Ford Motor Company has announced that it will start carrying its employees in autonomous cars around their Dearborn campus in 2018.
This is part of the Michigan-based automaker giant's plan to have a more autonomous future, having provided plans in recent weeks on how they can bridge the gap between semi-autonomous cars and no longer having the need to have drivers drive cars, according to the Detroit News.
It promised to offer a high-volume, commercial ride-sharing service with the use of driverless cars without pedals and steering wheels in 2021 last month. It also said it would develop a bicycle ride-sharing and hailing shuttle services late last week.
And on Monday, it presented on a 11/2-mile stretch of Dearborn's public roads a fully autonomous Fusion Hybrid white sedans, which were equipped with two long-range radars, four short-range radars, four LiDAR (light detection and ranging) sensors and five cameras.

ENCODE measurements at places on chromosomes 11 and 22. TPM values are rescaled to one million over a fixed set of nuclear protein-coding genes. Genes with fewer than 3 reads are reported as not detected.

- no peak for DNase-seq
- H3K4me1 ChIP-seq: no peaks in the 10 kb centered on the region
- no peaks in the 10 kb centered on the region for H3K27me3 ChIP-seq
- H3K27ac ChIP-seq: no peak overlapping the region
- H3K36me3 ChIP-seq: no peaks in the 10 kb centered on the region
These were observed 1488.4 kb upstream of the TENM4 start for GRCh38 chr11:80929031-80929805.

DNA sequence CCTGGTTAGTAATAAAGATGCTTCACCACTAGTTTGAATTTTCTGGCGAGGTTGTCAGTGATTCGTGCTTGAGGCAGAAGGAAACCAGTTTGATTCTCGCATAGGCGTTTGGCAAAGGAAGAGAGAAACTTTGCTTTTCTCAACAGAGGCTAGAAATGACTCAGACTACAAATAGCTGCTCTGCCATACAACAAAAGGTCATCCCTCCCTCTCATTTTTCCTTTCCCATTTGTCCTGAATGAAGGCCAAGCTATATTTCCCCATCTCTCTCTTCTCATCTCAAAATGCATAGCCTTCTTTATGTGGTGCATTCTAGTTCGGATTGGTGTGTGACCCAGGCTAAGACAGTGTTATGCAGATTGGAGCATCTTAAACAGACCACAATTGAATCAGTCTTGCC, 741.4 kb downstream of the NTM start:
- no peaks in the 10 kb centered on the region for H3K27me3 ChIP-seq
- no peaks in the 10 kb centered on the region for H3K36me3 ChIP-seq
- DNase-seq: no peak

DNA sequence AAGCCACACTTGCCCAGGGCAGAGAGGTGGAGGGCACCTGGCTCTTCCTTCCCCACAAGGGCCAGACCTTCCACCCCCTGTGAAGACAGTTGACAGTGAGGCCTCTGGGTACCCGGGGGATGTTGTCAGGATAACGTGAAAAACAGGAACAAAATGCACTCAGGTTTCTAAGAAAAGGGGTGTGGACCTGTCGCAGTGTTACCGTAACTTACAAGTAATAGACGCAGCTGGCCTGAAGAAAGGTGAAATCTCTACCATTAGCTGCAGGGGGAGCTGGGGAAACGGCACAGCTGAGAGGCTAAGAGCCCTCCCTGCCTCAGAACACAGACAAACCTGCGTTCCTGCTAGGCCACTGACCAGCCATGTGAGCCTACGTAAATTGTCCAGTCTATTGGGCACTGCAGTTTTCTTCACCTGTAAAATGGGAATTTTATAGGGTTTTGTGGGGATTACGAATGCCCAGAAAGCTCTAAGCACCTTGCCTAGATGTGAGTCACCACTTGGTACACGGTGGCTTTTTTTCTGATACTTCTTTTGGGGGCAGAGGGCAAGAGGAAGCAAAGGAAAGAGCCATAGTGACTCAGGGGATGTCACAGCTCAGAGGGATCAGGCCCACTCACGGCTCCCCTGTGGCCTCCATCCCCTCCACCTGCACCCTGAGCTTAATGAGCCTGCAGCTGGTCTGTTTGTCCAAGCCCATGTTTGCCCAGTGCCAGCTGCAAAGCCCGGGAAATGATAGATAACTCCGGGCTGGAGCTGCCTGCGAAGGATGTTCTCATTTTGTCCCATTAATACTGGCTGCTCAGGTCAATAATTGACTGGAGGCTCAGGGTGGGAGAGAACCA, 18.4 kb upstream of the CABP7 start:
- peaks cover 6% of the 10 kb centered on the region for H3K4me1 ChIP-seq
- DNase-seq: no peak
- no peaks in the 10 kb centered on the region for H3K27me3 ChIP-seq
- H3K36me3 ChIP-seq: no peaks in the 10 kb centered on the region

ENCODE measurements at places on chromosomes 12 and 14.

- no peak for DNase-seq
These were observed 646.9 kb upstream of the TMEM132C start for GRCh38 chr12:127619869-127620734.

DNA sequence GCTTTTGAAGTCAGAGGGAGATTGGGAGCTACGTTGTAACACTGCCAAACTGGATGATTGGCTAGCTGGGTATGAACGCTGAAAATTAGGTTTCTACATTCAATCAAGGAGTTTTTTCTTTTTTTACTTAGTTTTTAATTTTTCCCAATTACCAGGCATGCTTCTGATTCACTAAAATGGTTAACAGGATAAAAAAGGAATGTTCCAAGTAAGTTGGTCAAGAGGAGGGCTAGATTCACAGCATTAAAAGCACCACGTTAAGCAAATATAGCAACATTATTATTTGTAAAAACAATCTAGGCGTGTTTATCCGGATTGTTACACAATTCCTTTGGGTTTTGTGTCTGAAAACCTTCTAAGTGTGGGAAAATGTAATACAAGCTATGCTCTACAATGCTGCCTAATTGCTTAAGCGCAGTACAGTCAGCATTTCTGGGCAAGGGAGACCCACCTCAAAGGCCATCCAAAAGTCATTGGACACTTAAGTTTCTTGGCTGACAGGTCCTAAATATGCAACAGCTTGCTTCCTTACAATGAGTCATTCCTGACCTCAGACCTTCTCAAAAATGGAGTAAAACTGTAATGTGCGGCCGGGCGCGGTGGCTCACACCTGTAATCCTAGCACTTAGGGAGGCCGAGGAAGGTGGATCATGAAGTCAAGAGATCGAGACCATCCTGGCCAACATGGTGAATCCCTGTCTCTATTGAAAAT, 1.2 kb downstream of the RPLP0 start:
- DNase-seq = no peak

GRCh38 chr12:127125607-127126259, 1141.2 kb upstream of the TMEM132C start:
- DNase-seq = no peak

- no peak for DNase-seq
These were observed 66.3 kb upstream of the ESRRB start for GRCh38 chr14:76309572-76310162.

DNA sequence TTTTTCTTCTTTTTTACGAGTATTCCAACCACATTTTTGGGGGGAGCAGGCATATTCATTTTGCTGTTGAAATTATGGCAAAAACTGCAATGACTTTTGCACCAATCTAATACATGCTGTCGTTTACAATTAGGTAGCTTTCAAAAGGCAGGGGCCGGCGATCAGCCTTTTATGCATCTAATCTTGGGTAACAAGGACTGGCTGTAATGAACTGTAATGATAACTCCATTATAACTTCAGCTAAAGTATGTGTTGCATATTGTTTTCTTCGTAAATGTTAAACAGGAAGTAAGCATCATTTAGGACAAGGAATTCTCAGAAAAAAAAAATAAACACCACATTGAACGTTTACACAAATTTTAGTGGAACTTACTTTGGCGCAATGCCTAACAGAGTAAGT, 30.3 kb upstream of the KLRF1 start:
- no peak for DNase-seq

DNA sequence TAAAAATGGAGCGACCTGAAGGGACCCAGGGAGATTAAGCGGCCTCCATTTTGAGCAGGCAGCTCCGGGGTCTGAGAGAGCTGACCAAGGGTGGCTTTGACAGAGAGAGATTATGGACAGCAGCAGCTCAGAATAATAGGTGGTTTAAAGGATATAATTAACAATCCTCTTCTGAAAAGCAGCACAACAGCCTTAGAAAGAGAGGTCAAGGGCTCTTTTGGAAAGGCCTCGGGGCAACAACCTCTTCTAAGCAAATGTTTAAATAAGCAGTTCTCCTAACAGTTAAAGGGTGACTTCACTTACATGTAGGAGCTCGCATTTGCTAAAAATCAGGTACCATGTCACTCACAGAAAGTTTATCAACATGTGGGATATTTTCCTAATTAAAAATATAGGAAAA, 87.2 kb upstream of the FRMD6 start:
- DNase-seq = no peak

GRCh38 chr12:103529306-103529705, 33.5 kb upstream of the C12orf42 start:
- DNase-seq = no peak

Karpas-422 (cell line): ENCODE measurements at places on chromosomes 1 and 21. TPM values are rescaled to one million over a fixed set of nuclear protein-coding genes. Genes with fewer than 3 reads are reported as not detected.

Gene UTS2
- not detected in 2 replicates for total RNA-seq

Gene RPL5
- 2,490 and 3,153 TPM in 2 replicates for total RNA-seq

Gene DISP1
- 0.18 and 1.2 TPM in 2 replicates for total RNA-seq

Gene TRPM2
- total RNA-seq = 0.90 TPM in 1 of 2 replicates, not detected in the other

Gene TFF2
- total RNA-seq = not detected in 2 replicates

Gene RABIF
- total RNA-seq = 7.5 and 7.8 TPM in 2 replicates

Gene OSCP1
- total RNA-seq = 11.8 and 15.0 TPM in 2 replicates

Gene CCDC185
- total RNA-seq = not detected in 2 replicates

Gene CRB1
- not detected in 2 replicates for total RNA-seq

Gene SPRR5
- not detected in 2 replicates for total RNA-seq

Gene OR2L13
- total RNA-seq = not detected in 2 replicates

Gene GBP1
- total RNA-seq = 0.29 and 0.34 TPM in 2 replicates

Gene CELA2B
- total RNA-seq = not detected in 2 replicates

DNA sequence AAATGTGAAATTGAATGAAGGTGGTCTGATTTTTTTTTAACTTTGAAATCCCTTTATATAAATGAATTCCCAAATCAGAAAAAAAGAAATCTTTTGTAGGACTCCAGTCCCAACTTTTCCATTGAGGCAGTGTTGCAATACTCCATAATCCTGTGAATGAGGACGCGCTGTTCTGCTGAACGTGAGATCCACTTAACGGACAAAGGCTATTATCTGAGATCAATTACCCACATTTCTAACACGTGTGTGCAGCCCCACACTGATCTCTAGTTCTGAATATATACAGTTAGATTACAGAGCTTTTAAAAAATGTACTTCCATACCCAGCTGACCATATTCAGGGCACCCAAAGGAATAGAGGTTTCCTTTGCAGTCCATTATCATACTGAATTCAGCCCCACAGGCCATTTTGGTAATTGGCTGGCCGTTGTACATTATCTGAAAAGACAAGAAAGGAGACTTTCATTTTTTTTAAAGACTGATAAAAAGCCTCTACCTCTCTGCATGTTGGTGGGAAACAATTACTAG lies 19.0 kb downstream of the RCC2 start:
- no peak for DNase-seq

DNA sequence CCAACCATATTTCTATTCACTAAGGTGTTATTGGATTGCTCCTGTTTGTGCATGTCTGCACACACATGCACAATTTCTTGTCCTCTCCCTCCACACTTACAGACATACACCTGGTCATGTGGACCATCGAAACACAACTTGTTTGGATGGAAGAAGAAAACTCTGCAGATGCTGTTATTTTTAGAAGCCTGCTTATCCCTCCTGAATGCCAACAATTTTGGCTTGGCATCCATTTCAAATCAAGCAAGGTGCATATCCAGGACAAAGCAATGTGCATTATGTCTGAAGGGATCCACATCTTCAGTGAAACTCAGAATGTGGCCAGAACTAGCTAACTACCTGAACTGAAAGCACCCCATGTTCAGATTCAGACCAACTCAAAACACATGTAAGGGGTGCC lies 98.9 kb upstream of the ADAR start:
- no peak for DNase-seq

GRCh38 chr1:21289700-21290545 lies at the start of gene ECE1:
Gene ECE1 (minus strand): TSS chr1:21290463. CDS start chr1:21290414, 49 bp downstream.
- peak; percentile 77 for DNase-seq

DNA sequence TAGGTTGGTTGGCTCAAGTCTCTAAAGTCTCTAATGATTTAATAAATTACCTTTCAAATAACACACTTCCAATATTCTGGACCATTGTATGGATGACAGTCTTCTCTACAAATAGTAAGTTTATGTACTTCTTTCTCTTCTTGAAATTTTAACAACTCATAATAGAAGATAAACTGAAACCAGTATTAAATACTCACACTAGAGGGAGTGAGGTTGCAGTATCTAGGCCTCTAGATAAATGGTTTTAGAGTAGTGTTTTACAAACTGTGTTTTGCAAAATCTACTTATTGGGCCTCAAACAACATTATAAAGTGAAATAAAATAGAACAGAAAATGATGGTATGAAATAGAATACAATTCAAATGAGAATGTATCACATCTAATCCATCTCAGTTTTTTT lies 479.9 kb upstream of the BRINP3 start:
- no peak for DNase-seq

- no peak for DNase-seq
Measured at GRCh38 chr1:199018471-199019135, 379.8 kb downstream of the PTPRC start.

For the next five years, Ford Motor Company said that it will be taking a slower approach when introducing new self-driving vehicles after spending decades on research. "We've not been able to do that with cameras and radar," Mr. Nair said of Autopilot, according to the New York Times. "Not to the safety level we would be comfortable for introducing that into production."
The car manufacturing giant's Chief Executive Officer Mark Fields has stressed that it will release its fleet of self-driving cars to the public by 2025, with the aim of decreasing the costs enough to make autonomous vehicles that are reasonably priced.
Fields says that the self-driving vehicles will be made available for people to buy it themselves following the start of sales for robot taxis to ride by the year 2021. "We're dedicated to putting autonomous vehicles on the road for millions of people, not just those who can afford luxury cars," he said, according to Dallas News.